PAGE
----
3. #3
    BCrose's Avatar
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    Re: Bicycle tour questions

    Well...I got lots of closeups! 200-400 not the best tool for this job

    Bicycle tour questions

  4. #4

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    David

    Re: Bicycle tour questions

    I'm going to photograph my son at Ironman Canada on Sunday, Aug 26.
    This is the first time with my new camera set up.

    Any suggestions, or tips to improve my chances of capturing images worth keeping?

    I have a Canon 7D and a 70 to 200 mm zoom.

    Standing on the street corner photographing cars has been valuable practice.
    Being on the sidewalk and catching subjects as they come straight towards me seems OK.
    I like the results from panning cars travelling in the other direction better, but find it difficult to hold them in the center of the frame.

    I find the subjects are moving too fast, and I see them for too short a time to play with the zoom. I just set the lens to 200 and fire away. Setting the shutter to capture 8 frames per second provides lots for me to choose from.

    Any suggestions will be appreciated.

  5. #5
    BCrose's Avatar
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    Re: Bicycle tour questions

    Is this the one in Penticton? I may be there next weekend and if I have the time I will definitely try to take in some of this.

    The only thing I can suggest is to watch your backgrounds. They can be killers in street photography. I would scope out a location with the lake in the background or some foliage.
    And the most important thing of course is the light. It will be harsh sunlight so try to get in a position with the sun behind you. Otherwise you will get some real harsh shadows on the face to deal with.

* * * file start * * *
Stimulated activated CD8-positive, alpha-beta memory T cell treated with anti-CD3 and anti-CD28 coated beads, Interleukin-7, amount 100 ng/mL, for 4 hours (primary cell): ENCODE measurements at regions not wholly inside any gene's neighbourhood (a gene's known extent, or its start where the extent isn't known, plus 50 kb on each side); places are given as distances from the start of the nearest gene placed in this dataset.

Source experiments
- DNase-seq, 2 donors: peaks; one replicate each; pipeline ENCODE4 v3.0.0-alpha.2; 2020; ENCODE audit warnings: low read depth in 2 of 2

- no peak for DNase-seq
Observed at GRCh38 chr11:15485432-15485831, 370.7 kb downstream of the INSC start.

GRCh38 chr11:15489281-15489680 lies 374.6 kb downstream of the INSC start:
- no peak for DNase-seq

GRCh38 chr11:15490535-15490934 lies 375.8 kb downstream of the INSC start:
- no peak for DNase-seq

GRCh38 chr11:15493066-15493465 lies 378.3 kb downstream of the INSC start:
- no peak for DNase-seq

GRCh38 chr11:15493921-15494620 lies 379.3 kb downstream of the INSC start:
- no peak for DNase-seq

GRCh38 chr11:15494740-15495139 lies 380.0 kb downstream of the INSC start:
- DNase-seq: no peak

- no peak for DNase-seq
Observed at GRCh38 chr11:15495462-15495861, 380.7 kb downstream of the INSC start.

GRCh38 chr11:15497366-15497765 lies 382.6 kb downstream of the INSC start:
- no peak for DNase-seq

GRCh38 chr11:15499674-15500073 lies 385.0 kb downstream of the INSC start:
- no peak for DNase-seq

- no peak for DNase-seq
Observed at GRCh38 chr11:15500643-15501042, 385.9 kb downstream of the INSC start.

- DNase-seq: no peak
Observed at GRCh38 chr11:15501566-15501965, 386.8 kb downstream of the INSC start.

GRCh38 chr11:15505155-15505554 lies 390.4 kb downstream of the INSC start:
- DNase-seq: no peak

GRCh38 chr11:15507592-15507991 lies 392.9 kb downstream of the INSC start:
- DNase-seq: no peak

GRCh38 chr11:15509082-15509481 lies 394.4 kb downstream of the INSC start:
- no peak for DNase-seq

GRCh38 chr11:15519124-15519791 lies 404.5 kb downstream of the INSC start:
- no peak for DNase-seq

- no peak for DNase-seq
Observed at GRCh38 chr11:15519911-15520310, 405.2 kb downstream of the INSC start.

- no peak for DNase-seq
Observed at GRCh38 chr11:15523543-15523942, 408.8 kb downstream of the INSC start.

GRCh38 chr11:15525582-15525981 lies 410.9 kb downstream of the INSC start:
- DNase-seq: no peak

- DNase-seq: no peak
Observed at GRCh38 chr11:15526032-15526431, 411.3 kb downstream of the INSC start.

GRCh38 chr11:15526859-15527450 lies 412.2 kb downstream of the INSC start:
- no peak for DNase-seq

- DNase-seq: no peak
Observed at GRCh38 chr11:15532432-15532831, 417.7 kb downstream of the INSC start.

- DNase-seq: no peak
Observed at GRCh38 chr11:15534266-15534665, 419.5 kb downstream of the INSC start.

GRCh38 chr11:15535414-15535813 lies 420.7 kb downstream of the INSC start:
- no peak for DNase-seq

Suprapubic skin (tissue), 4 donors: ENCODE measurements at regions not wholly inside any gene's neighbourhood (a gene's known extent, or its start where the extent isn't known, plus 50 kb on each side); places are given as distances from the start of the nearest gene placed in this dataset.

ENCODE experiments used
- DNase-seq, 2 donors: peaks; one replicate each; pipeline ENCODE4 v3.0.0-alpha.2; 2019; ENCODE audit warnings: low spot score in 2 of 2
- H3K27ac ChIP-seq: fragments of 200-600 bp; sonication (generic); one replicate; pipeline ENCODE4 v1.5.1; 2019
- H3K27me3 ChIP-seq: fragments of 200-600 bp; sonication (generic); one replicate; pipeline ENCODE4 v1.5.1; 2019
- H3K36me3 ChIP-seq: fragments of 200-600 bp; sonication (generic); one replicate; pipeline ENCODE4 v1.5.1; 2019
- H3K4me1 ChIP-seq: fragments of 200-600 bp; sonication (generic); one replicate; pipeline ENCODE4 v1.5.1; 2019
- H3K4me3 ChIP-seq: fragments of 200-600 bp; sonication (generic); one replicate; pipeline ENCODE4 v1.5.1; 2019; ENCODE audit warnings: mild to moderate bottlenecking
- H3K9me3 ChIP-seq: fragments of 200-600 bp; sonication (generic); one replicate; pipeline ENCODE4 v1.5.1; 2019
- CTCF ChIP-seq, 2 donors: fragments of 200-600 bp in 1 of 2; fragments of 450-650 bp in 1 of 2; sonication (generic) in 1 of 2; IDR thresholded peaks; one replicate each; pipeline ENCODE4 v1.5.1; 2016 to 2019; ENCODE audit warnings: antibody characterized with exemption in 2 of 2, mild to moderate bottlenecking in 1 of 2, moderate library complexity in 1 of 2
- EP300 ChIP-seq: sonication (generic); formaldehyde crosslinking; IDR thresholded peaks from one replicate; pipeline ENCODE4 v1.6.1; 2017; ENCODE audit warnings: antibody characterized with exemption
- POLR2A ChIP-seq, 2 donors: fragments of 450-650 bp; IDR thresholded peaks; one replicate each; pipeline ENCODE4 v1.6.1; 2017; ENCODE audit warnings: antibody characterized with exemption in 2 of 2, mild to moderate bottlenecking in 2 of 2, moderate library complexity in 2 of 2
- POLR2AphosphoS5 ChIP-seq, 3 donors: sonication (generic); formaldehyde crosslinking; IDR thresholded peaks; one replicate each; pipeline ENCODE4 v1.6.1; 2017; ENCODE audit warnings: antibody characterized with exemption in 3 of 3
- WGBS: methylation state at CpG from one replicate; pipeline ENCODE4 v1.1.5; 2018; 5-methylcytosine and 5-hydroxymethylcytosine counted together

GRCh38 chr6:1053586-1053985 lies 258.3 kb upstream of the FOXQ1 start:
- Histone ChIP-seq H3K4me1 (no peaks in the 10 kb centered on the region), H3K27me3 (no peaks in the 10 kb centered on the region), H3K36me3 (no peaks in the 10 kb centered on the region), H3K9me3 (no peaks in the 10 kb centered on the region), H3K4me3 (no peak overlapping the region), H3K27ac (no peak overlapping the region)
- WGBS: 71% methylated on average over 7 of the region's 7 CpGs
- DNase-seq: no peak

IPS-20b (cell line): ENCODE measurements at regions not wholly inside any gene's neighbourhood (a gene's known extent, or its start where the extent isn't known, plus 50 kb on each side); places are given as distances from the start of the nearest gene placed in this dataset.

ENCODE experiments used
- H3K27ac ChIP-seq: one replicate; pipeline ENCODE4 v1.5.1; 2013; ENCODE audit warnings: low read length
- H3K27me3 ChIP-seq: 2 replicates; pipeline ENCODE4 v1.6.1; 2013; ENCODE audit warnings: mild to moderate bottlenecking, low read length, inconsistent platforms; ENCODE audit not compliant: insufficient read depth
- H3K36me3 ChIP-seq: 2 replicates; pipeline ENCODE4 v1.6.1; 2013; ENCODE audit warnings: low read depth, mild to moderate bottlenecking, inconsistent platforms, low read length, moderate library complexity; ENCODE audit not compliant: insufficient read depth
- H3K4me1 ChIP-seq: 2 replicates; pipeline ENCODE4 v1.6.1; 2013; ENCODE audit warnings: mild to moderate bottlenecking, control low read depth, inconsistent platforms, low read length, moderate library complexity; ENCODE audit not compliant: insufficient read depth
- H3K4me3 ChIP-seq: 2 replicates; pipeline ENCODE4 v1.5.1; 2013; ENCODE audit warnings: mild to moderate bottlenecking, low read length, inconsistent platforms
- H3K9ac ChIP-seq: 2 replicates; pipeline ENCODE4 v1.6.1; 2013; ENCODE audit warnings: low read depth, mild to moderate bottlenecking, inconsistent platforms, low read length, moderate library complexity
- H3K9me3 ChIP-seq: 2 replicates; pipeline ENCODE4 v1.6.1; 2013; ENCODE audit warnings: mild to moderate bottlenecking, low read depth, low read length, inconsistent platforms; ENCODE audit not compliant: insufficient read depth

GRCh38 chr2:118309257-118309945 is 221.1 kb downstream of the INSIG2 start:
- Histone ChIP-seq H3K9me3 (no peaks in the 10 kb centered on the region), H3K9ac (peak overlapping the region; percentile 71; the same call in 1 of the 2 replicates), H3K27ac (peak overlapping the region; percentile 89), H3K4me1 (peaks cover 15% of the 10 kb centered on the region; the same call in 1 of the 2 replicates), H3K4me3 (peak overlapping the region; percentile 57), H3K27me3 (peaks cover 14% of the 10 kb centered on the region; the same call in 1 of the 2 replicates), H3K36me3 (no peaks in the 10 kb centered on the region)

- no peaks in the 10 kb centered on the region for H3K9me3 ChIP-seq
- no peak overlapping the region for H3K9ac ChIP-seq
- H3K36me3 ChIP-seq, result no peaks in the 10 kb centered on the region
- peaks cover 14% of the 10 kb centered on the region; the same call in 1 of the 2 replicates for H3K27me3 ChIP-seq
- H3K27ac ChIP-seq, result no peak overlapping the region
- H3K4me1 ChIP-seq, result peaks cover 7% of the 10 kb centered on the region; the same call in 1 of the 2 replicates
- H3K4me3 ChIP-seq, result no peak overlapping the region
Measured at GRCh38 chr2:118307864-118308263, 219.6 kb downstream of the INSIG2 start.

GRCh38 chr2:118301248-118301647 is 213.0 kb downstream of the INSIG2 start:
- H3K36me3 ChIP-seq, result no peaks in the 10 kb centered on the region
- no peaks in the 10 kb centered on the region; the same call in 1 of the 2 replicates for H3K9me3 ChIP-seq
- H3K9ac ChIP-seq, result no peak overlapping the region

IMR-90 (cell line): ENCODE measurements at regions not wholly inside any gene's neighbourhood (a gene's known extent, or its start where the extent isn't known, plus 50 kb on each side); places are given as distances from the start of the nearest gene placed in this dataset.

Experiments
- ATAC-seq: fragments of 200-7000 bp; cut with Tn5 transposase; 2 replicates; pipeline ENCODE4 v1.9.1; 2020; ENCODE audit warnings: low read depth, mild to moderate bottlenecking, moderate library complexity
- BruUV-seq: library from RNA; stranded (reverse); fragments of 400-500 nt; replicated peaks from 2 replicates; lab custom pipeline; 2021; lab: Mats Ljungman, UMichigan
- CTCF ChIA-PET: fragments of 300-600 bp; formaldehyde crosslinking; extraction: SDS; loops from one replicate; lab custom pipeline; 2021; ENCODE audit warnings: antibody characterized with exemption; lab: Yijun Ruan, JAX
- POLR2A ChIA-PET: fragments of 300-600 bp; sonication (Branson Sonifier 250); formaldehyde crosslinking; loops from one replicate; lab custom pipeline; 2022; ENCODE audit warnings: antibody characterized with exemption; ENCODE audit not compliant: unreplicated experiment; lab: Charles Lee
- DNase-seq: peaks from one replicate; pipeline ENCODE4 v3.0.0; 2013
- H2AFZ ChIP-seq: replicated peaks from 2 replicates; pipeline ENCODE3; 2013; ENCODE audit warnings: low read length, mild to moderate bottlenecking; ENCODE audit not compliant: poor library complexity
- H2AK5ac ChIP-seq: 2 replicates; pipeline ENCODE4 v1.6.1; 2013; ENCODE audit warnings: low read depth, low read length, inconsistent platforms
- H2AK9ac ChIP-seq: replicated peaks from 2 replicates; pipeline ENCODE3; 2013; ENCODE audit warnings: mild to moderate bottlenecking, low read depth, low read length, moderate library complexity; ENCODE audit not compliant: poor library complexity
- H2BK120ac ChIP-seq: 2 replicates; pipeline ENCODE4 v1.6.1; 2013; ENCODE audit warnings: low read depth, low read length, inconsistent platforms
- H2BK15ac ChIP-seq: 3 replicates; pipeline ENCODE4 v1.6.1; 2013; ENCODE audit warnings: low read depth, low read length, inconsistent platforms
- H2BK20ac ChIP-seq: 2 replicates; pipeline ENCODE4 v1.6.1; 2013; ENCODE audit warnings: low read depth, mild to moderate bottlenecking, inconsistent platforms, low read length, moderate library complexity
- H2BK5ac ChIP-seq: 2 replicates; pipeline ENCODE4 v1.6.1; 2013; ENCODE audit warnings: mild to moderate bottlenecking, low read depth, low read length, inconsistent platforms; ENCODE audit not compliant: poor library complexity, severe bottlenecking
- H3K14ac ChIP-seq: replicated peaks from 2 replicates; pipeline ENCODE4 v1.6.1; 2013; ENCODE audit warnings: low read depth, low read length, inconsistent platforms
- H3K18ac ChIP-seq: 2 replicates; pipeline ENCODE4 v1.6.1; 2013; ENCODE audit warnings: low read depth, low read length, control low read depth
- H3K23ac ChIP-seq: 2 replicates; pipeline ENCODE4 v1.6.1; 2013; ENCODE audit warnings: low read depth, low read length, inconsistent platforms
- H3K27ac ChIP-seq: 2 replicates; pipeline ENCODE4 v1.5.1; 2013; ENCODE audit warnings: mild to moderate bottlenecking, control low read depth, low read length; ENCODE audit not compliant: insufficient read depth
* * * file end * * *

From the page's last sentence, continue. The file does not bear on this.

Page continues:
I am sure you are aware of camera settings but Continuous focus is a must. I use single point dynamic AF using the surrounding 9 focus points. I would play with the metering as well to see what works best for your camera.

    If you are going to shoot more than one location then have a plan. These athletes can fly so leap-frogging ahead of them can be difficult as they might be going faster than you can go in traffic. I would look at the route and then pick your spots.

    On this shot below I wanted to shoot with the lake in the background but the sun was so harsh the shadows were just too much when i shot from the other side of the road. I ended up taking a couple wide angles to get some of the lake in and have good light.

    Bicycle tour questions

  6. #6
    Henk33's Avatar
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    Henk Hijdra

    Re: Bicycle tour questions

    both lenses are useful, the 200-400mm is great for long shots in front. Use a wide aperture (F5.6) to loose the subject from the background. Use AF-C.

    The 14-24mm (what a lens! I like it very much) you can use for very close shots from aside. You have to move the camera with the subject. Use a small aperture to get it all sharp.

    For both I show you an example that I made last year in the Paris-Roubaix race.

    Henk